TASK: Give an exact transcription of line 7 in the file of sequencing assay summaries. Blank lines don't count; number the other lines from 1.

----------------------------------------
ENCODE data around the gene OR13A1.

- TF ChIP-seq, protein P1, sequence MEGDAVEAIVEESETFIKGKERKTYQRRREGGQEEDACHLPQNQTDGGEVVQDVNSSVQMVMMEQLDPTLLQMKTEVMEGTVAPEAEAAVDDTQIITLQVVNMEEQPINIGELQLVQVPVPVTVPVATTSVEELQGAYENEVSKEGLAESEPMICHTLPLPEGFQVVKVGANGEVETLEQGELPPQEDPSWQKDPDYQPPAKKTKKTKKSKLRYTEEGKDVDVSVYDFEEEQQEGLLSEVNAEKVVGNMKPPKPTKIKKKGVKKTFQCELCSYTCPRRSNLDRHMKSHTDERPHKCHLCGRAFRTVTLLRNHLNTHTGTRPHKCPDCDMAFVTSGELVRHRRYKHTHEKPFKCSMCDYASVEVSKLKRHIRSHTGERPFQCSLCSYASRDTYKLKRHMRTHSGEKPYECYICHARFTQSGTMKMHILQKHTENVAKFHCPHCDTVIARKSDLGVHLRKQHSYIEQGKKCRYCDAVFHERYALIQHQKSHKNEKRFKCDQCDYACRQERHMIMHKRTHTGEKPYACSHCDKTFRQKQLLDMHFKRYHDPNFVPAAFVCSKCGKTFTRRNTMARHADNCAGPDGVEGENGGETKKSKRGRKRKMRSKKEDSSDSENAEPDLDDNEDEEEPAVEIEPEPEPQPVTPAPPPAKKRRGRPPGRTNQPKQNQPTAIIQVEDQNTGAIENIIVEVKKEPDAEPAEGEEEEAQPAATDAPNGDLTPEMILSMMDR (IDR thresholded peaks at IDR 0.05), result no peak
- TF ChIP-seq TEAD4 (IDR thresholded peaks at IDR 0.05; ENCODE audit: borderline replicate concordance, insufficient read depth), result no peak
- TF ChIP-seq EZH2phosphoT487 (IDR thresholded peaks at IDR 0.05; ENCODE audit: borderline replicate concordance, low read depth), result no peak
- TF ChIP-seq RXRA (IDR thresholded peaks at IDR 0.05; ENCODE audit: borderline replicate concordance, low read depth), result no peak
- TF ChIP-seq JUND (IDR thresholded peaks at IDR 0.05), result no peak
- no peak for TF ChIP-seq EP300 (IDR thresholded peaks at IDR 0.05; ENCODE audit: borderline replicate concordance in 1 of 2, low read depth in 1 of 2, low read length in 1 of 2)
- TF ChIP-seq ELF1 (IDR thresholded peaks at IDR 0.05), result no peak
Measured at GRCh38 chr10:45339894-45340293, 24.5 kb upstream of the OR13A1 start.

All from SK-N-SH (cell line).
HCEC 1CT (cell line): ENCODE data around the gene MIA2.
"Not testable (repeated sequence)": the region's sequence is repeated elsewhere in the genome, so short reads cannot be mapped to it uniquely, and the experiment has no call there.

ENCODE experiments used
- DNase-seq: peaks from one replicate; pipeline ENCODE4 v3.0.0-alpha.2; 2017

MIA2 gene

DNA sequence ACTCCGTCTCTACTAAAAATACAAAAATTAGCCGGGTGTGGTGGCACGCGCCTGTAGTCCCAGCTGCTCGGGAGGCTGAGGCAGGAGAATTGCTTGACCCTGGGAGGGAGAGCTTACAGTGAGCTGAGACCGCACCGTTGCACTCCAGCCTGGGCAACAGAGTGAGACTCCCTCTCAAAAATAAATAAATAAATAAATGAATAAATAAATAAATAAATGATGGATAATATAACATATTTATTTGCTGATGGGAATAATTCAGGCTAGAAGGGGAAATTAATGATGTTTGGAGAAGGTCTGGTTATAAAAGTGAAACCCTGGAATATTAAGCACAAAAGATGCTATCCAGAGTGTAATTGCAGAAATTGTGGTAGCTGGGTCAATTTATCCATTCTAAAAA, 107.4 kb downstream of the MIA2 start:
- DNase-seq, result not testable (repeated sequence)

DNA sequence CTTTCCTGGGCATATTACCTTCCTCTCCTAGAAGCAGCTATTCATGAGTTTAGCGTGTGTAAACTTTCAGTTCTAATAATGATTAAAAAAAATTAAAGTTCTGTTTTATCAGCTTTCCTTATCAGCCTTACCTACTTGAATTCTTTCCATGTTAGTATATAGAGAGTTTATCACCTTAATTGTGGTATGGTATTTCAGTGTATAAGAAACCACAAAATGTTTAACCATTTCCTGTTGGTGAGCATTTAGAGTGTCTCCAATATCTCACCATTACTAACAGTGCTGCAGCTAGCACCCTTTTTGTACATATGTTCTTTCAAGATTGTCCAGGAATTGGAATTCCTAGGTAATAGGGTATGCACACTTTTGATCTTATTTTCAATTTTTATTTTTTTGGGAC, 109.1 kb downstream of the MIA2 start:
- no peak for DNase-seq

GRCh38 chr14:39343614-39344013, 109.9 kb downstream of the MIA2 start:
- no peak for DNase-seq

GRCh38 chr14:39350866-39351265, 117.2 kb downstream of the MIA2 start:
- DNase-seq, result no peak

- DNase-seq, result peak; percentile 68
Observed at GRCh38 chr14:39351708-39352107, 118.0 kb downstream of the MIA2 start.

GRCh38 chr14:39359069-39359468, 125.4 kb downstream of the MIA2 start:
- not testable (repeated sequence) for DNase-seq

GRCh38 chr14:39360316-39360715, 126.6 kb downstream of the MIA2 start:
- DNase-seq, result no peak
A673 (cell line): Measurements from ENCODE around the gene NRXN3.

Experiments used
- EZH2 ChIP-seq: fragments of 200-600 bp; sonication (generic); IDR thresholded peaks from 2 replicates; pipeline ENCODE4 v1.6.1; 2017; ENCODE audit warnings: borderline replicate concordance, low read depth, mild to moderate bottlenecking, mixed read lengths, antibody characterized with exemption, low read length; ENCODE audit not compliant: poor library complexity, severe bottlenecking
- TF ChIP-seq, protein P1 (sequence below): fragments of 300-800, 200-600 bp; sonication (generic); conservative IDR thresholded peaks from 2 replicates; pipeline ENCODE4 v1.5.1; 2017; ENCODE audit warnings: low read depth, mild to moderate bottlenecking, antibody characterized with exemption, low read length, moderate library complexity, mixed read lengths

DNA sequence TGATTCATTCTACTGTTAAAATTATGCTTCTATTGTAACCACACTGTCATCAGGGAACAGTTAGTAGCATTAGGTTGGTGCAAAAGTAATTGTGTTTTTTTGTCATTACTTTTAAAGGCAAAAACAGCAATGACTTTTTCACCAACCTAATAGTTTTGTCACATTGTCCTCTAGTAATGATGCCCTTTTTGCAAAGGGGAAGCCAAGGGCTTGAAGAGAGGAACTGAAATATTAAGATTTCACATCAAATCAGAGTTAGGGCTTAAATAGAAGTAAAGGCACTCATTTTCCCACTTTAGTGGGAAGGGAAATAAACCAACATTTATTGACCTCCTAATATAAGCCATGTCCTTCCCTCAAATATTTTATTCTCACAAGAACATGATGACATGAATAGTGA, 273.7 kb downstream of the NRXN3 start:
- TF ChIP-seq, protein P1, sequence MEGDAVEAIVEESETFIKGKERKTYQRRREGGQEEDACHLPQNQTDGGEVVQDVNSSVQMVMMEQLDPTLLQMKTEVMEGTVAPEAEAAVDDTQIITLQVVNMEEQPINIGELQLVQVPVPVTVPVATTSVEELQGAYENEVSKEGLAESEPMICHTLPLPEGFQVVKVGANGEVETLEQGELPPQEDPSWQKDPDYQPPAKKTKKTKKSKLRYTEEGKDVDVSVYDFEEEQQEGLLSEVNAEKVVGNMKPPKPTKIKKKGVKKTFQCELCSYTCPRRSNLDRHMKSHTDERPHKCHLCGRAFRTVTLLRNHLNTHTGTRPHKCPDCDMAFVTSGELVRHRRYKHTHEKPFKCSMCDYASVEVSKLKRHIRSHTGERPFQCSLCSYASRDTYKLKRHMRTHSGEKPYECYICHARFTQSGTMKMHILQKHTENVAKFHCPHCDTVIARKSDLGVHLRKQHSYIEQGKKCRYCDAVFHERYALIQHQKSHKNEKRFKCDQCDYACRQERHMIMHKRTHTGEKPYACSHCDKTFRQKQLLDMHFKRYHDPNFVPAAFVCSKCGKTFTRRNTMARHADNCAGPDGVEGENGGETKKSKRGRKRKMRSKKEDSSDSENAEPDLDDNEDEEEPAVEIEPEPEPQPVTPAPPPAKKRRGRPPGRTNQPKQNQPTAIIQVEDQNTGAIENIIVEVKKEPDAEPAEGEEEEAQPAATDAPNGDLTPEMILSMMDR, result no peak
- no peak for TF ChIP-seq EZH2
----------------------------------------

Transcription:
- no peak for TF ChIP-seq EP300 (IDR thresholded peaks at IDR 0.05; ENCODE audit: borderline replicate concordance in 1 of 2, low read depth in 1 of 2, low read length in 1 of 2)